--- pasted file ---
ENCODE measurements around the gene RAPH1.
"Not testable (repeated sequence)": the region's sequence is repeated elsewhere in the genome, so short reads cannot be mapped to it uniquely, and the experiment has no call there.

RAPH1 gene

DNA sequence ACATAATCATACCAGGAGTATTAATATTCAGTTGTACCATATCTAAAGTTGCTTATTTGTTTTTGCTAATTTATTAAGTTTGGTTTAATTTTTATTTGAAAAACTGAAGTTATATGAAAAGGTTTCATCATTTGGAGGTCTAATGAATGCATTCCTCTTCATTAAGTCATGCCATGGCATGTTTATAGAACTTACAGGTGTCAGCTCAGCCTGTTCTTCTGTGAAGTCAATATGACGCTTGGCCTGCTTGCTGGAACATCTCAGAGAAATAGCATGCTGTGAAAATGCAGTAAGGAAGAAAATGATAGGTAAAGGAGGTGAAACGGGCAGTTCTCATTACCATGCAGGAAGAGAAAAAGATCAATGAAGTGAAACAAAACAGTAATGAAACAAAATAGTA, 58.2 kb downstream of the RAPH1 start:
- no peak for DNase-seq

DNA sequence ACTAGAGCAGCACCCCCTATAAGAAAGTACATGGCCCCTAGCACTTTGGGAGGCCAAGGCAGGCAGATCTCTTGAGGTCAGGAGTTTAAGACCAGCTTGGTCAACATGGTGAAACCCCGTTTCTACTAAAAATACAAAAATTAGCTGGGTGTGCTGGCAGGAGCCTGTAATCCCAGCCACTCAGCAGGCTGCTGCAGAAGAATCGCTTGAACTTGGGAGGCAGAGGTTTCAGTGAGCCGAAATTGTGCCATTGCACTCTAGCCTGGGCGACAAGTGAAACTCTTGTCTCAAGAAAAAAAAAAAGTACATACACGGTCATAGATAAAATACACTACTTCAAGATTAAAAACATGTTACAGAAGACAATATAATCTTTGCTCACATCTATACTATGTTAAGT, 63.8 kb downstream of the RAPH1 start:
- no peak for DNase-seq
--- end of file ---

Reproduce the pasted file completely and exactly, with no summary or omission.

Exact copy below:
ENCODE measurements around the gene RAPH1.
"Not testable (repeated sequence)": the region's sequence is repeated elsewhere in the genome, so short reads cannot be mapped to it uniquely, and the experiment has no call there.

RAPH1 gene

DNA sequence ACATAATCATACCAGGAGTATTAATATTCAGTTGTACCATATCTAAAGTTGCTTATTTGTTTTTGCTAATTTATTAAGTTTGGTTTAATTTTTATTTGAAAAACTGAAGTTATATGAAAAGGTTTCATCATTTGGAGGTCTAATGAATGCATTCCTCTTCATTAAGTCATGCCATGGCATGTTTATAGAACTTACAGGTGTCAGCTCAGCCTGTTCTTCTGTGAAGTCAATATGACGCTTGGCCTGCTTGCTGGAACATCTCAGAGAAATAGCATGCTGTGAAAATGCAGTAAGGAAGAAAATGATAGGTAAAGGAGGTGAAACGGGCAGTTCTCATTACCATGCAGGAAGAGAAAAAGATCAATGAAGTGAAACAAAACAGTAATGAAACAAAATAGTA, 58.2 kb downstream of the RAPH1 start:
- no peak for DNase-seq

DNA sequence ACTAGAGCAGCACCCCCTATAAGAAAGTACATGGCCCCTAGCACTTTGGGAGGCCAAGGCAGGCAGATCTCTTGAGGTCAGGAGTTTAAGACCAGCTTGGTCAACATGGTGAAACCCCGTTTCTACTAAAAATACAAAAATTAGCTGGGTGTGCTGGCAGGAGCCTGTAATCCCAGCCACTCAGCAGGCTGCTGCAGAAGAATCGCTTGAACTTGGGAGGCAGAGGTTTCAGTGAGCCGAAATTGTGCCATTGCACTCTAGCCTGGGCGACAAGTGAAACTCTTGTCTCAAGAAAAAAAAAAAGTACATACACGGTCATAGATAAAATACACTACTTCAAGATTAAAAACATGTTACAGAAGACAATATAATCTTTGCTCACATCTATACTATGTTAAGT, 63.8 kb downstream of the RAPH1 start:
- no peak for DNase-seq